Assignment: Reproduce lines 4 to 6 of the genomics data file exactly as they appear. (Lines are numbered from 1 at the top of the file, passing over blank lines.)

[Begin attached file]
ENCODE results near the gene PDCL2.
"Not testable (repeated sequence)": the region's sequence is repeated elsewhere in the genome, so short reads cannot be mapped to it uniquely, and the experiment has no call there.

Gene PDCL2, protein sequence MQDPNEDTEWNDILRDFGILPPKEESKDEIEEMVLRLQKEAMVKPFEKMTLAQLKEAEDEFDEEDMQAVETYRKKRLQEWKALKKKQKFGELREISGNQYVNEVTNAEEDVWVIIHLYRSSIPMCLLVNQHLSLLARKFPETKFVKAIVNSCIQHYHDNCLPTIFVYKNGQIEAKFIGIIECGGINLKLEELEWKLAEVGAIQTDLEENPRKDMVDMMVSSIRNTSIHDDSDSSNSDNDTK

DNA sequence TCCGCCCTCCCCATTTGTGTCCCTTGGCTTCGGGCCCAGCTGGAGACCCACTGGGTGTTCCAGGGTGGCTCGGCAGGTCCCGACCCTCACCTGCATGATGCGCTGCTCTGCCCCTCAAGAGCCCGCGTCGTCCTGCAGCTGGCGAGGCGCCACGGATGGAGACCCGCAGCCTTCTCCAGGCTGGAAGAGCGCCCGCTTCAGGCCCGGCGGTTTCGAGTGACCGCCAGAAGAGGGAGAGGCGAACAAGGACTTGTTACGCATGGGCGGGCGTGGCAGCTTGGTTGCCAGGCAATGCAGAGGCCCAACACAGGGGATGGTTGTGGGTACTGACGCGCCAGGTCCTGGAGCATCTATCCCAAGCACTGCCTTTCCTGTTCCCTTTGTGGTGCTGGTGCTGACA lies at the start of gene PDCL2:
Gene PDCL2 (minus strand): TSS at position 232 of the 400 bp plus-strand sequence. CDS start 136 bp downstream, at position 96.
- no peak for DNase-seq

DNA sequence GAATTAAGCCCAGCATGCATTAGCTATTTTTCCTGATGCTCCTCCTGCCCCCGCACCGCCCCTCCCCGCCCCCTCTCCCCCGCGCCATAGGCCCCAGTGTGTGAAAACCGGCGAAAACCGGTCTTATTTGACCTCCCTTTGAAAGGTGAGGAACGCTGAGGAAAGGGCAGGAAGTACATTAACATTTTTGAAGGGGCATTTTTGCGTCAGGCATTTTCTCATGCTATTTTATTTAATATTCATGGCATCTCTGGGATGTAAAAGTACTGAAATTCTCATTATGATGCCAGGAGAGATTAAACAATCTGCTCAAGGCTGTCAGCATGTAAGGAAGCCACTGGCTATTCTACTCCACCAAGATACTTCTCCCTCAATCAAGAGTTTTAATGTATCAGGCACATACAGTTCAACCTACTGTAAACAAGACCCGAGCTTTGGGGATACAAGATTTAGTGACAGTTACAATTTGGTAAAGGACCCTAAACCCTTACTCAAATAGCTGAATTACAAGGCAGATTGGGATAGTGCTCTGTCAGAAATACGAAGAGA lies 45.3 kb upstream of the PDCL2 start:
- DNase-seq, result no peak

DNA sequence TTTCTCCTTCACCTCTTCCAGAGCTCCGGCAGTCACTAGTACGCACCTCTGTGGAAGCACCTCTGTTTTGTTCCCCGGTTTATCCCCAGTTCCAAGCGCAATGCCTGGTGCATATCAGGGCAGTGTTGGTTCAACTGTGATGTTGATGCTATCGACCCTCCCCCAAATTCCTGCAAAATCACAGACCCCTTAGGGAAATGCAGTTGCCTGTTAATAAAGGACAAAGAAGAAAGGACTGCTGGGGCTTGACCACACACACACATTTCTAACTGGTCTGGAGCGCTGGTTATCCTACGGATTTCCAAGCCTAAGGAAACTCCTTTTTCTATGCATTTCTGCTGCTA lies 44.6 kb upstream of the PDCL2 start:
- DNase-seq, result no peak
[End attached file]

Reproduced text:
DNA sequence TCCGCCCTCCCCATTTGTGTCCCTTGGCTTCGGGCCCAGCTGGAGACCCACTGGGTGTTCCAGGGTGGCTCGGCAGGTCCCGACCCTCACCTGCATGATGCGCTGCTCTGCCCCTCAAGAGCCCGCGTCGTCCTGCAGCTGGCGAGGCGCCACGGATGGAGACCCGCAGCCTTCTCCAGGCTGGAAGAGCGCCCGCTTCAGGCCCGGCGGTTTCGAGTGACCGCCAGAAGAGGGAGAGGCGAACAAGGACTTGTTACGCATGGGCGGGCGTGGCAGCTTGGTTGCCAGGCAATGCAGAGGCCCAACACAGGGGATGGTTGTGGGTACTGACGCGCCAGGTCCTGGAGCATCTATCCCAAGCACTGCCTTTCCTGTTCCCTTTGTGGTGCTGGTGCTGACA lies at the start of gene PDCL2:
Gene PDCL2 (minus strand): TSS at position 232 of the 400 bp plus-strand sequence. CDS start 136 bp downstream, at position 96.
- no peak for DNase-seq